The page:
I reached out and touched the spot slightly below the girl’s elbow and at once she dropped her textbooks and went tiptoeing down the hallway like a ballerina, her arms flowing from third position to fourth. They stopped and watched her, teenagers wearing backpacks crammed with notepaper and thick books. Together we stared as she went into a short run and leapt forward, legs split front to back, her feet and the weight of her all landing on the floor with a gentle thud.
She stopped at an orange locker and spun the combination wheel clockwise, counterclockwise, then clockwise again. She lifted the metal handle and swung the door open, her skinny fingers and skinny arms reaching in and pulling out a chocolate cupcake with an unlit candle claimed in its fudge center. A Korean boy came out of the chemistry lab and she offered him the dessert.
“Make a wish,” she said. “Close your eyes and wish the continent.”
I came up behind her in careful steps. I pinched her left earlobe with my thumb and forefinger. She released and the cupcake fell to the ground, rolled on its side. Then I saw that the girl was looking at me. For the first time, she was looking at me. I could see the whites of her eyes darkening to the color of ocean, that shallow heart of the Pacific. Like the surrounding waters of
The kind of blue where tropical fish swim, streaked in yellow and black, their
noses like little trumpets.
“I know you,” she said.
I stepped back. “What?”
“From middle school. You’re Kenneth. Tell me your name is Kenneth.”
I looked away, through the window, somewhere else. “No,” I said. “That’s not me.”
“Thomas, then. Jules. Yes, your name has to be Jules.”
I took hold of her narrow wrists and squeezed. At first, nothing. Then a sound out of the sky, something like trees buckling under the wind and splintering in half, something like the cry of a wounded animal lost in the gross blackness of a cave. There was a shout of light, a pause in time, and the world seemed to breathe in deep and exhale slow. It was quieter now, the world.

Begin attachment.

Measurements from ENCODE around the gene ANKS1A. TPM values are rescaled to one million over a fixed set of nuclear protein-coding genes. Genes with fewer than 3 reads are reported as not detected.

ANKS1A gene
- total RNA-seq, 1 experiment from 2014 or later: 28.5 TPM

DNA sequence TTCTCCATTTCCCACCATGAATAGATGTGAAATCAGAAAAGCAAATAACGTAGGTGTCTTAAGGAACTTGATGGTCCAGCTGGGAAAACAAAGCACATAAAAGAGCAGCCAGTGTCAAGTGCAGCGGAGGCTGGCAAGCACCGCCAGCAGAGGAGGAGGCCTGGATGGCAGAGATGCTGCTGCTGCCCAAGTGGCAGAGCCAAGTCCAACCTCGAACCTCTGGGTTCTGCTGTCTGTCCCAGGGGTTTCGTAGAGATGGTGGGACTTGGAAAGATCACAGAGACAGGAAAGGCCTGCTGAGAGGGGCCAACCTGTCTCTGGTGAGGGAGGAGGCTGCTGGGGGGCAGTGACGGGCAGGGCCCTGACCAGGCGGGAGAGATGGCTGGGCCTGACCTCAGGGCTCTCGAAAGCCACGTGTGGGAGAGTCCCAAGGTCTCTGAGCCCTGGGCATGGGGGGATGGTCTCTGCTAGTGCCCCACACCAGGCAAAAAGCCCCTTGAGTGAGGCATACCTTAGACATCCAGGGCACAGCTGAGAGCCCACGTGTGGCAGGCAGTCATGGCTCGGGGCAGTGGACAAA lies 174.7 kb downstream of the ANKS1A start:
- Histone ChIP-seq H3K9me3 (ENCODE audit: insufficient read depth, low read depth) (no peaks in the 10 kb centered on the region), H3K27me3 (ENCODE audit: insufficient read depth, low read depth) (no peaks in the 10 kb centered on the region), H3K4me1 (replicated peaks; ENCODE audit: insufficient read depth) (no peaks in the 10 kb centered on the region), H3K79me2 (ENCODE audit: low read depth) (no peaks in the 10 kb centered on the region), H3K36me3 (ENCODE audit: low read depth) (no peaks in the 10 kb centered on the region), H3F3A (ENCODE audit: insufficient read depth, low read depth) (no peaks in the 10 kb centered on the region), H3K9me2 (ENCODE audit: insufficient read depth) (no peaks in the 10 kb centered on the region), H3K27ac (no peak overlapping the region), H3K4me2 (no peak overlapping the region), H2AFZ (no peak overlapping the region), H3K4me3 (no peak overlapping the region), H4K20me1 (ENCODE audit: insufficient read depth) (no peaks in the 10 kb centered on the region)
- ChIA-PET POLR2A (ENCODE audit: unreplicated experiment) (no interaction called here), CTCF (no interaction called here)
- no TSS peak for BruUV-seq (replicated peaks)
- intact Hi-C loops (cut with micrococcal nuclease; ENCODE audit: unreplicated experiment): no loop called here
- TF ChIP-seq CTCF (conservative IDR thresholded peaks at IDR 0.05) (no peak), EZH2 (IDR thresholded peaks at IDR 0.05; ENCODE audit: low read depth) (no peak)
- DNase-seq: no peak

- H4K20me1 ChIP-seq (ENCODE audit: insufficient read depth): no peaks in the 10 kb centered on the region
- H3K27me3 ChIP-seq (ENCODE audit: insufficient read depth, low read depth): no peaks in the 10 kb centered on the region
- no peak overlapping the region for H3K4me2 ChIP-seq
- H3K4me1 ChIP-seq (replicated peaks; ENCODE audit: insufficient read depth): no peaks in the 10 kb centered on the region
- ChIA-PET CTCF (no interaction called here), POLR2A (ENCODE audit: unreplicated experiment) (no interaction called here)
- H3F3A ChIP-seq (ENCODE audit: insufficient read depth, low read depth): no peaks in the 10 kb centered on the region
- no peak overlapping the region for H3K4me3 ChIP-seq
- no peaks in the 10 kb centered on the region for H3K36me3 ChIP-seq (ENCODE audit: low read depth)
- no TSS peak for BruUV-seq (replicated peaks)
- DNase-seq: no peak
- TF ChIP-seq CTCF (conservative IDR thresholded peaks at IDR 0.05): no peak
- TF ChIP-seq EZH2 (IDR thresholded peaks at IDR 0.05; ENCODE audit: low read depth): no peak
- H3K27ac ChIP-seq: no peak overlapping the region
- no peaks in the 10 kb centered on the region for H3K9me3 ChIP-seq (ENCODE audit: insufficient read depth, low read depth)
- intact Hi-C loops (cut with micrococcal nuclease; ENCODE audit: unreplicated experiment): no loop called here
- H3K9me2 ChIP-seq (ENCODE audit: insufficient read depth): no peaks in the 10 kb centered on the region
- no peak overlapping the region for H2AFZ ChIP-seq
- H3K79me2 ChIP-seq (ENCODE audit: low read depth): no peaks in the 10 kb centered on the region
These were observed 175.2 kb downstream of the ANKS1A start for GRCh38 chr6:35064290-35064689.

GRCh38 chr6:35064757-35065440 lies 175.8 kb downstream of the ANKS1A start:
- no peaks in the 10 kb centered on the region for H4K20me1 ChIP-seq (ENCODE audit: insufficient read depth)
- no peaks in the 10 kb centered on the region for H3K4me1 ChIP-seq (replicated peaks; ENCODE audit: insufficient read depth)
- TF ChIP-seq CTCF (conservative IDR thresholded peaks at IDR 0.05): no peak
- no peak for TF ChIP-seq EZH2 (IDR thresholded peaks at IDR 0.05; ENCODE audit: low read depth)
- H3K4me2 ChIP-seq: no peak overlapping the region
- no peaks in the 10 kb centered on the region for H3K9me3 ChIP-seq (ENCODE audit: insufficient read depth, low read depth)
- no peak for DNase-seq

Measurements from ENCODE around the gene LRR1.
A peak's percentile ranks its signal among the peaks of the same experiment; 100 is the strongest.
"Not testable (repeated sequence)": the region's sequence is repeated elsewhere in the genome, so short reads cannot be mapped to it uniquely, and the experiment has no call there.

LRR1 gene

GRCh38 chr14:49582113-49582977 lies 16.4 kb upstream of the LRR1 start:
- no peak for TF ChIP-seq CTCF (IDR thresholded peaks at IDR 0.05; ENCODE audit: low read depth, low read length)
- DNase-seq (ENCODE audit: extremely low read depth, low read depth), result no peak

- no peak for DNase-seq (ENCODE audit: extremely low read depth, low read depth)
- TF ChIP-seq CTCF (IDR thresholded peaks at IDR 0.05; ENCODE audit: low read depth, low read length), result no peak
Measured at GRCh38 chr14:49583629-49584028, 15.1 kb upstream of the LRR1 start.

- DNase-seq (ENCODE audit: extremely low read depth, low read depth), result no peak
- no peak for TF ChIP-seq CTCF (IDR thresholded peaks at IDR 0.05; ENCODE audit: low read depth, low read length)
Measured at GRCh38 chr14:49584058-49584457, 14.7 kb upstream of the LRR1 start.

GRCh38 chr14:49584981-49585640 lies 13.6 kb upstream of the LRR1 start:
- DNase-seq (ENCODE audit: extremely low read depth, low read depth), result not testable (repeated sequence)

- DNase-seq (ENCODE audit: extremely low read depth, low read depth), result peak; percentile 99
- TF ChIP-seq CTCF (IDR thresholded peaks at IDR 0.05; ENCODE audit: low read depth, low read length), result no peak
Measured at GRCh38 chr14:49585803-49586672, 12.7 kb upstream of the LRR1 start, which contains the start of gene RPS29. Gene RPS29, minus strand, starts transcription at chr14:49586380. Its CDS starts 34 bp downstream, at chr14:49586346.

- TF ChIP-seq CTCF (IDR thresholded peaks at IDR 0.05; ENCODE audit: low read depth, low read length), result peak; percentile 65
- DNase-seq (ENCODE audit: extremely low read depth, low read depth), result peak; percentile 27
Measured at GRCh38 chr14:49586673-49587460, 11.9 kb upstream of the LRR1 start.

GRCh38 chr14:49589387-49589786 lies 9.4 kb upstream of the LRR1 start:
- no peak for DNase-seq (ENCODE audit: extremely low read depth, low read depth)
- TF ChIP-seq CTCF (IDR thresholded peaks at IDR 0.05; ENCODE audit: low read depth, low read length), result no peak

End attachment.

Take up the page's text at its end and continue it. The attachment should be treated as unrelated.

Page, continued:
I blinked and saw that the girl’s head was on fire. She was burning and a ladder of smoke rose from the top of her head up to the ceiling, quickly casting itself out wide until no ceiling was left to be seen. Someone’s voice was yelling for water. Another for the glass to be broken and the fire alarm pulled. Students and teachers were heading down the stairs, some with shirts pulled over their noses and mouths, others coughing into a hand.
The floor emptied and only the girl and I remained. She lowered her burning head as if to bow.
“Make a wish Nicholas,” she said. “Close your eyes Kale and wish the stars. Wish the great wall of China.”
I closed my eyes. I thought about my name, its letters and the way it appeared on the signature line. How the tongue touched the roof of the mouth whenever it was spoken. My name was the fire in that girl’s hair and the liquid melting down the sides of her face. It was in the gray of the smoke and caught in the people’s lungs. My name, my name. I took a long breath and in one blow snuffed the girl out.